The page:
Fish Post

Pamlico March 6, 2014

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Hunter Toler, of Farmville, NC, with a striped bass that fell for a Paul Brown Soft Dine in the Pungo River.

Hunter Toler, of Farmville, NC, with a striped bass that fell for a Paul Brown Soft Dine in the Pungo River.

Gary, of Spec Fever Guide Service, reports that anglers have seen a solid striped bass bite in the Neuse and Trent rivers for much of the winter (with fish ranging from 16-30”), and the fishing should only improve as winter turns to spring. Most of the fish are in a pre-spawn pattern and feeding along deeper ledges and other structure. Soft plastics like D.O.A. CAL-series lures on 1/4 oz. jigheads have been the way to connect with the fish in the deeper water recently, with brighter colors anglers’ best bets at present.

Upriver of New Bern, the spring shad run has begun, and anglers are hooking both hickory and American shad on shad rigs and smaller jigs. Crappie, largemouth bass, and white and yellow perch are feeding in the same areas as the stripers and shad, and they’re falling for the same lures as well.

Mitch, of FishIBX.com, reports that anglers are already seeing solid action with striped bass and shad in central NC’s coastal river systems, and the bite will only improve over March as the weather gets warmer and more consistent. A variety of artificials will fool the stripers, with jig/swimbait combos and multi-lure umbrella rigs some of the best bets.

Smaller ultra-light jigs and spoons are the way to go for the shad, which often feed a bit further upriver than the striped bass.

Michelle Dubiel with a shad she hooked while fishing the Neuse River near Vanceboro with Capt. Gary Dubiel of Spec Fever Guide Service.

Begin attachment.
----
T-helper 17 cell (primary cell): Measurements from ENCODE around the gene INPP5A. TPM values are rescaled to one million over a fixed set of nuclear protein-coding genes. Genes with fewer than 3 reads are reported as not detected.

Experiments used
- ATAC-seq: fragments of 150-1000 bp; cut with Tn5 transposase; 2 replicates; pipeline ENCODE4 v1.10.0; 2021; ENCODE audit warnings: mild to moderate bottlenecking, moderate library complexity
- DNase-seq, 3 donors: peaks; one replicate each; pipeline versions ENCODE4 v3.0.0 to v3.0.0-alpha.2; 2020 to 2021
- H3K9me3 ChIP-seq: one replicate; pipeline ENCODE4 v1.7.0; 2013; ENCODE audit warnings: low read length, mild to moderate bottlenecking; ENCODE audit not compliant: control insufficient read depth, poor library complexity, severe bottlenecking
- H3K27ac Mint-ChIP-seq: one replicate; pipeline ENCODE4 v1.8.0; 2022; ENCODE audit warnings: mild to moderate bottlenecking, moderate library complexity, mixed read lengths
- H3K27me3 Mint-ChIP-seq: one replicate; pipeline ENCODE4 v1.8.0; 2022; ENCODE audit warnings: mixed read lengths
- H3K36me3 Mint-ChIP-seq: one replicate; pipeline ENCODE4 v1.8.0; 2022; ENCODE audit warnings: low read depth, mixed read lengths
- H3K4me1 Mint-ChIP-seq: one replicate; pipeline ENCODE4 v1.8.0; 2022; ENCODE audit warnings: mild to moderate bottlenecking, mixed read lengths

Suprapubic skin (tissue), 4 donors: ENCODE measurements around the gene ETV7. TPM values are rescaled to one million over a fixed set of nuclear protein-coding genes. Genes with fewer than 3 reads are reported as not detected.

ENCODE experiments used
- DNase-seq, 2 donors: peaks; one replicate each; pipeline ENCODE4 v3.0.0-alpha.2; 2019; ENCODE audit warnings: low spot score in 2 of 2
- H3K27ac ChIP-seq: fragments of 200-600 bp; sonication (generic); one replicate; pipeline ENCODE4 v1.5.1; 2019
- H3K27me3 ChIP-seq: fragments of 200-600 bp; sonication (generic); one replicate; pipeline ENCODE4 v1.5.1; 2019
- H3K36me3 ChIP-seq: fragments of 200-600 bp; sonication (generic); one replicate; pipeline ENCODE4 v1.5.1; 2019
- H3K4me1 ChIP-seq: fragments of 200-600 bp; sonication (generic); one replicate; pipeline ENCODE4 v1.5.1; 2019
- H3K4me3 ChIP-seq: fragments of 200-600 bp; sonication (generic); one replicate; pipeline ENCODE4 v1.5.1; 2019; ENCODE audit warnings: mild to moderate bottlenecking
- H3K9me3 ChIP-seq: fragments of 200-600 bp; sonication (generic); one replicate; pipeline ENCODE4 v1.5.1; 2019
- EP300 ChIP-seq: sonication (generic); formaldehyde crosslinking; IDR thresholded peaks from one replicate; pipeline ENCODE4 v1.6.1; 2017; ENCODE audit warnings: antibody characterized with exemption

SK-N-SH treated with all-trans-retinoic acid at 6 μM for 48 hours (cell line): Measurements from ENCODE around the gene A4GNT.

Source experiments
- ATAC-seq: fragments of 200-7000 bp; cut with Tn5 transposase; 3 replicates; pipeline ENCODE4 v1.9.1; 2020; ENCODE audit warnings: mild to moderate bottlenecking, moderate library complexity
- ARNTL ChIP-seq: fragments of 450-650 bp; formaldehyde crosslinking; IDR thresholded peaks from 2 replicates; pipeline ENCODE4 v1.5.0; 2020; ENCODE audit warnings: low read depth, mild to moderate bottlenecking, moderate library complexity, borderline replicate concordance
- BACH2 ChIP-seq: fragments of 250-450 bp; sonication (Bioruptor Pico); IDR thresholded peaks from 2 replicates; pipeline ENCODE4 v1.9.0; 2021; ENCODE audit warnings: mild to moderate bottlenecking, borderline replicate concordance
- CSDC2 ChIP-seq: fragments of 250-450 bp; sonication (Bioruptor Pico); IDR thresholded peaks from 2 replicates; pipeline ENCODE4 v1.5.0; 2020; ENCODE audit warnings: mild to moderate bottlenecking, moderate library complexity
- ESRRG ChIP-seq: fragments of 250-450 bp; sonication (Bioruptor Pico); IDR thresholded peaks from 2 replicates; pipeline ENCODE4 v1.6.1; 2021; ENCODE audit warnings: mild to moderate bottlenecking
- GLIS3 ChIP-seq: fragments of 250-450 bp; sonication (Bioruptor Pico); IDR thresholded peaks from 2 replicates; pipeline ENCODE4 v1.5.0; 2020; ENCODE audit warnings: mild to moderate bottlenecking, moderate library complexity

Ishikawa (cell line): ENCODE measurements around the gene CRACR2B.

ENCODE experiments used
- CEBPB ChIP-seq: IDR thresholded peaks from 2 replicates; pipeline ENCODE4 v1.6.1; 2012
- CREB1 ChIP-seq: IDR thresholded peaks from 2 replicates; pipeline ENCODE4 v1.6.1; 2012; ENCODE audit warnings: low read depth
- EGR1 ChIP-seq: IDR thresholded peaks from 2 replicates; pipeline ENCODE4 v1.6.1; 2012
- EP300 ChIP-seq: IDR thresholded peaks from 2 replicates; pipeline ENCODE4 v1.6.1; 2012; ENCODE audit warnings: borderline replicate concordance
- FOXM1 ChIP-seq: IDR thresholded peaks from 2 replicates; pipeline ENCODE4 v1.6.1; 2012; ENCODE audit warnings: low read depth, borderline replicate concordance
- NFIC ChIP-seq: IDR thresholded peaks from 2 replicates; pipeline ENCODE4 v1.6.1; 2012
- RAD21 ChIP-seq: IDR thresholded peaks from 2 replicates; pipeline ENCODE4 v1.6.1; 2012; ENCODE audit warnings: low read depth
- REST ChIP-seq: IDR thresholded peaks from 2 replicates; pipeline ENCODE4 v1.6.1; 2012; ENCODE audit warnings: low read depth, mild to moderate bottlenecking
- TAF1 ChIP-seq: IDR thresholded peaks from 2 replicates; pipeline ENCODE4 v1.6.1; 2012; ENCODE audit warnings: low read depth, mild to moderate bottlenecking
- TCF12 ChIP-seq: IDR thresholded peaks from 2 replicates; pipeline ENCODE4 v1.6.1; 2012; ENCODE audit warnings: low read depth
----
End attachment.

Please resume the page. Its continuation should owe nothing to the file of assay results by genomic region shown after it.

Michelle Dubiel with a shad she hooked while fishing the Neuse River near Vanceboro with Capt. Gary Dubiel of Spec Fever Guide Service.

Fly-casters can also fool both fish on a wide variety of bright minnow-imitating patterns.

Dave, of Knee Deep Custom Charters, reports that despite the icy blasts over the winter and the fishery closure, anglers are still seeing some speckled trout in the lower Neuse River, with most coming from the creeks. Many of the fish are on the small side, but since they can’t be kept until June 15th in any case, they’ll provide rod-bending fun regardless of their size. Soft plastics like D.O.A. CAL baits fished slowly along the bottom are the best bet for the specks in the cooler water.

Striped bass are looking for meals in the Neuse around New Bern and are staging for their spring spawning run upriver. Targeting deeper structure is anglers’ best bet this time of year, and D.O.A. CAL soft baits on heavier heads are the way to go to reach the fish in the depths. As the water warms up a bit with the progression of spring, the fish should begin feeding around structure like stump fields along the shorelines, where anglers can cast Storm Chug Bugs and other topwater plugs to connect.

Michelle Dubiel with a shad she hooked while fishing the Neuse River near Vanceboro with Capt. Gary Dubiel of Spec Fever Guide Service.

Michelle Dubiel with a shad she hooked while fishing the Neuse River near Vanceboro with Capt. Gary Dubiel of Spec Fever Guide Service.

Richard, of Tar-Pam Guide Service, reports that anglers are seeing some incredible striped bass action along the lower Roanoke River at present, and the keeper season has arrived. Triple digit numbers of stripers have been rewarding anglers on some recent days in the Roanoke, and most are falling for Z-Man soft plastic baits rigged on jigheads. The action should hold steady over the coming month as the fish continue to move upriver in preparation for their spring spawn.